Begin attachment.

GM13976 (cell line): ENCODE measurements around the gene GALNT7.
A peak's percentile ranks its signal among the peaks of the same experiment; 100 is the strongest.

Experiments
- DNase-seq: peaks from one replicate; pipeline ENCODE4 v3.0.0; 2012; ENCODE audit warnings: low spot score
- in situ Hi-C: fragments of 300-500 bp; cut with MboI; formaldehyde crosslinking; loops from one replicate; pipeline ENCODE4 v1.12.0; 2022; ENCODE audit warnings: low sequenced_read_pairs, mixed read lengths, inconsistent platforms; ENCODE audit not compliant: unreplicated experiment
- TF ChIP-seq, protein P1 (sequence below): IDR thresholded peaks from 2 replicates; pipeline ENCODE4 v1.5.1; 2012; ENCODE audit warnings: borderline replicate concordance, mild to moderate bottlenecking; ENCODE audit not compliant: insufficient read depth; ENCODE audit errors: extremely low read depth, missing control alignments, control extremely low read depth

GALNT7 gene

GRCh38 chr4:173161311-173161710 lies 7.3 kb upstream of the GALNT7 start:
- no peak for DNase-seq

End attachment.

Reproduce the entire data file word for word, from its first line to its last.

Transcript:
GM13976 (cell line): ENCODE measurements around the gene GALNT7.
A peak's percentile ranks its signal among the peaks of the same experiment; 100 is the strongest.

Experiments
- DNase-seq: peaks from one replicate; pipeline ENCODE4 v3.0.0; 2012; ENCODE audit warnings: low spot score
- in situ Hi-C: fragments of 300-500 bp; cut with MboI; formaldehyde crosslinking; loops from one replicate; pipeline ENCODE4 v1.12.0; 2022; ENCODE audit warnings: low sequenced_read_pairs, mixed read lengths, inconsistent platforms; ENCODE audit not compliant: unreplicated experiment
- TF ChIP-seq, protein P1 (sequence below): IDR thresholded peaks from 2 replicates; pipeline ENCODE4 v1.5.1; 2012; ENCODE audit warnings: borderline replicate concordance, mild to moderate bottlenecking; ENCODE audit not compliant: insufficient read depth; ENCODE audit errors: extremely low read depth, missing control alignments, control extremely low read depth

GALNT7 gene

GRCh38 chr4:173161311-173161710 lies 7.3 kb upstream of the GALNT7 start:
- no peak for DNase-seq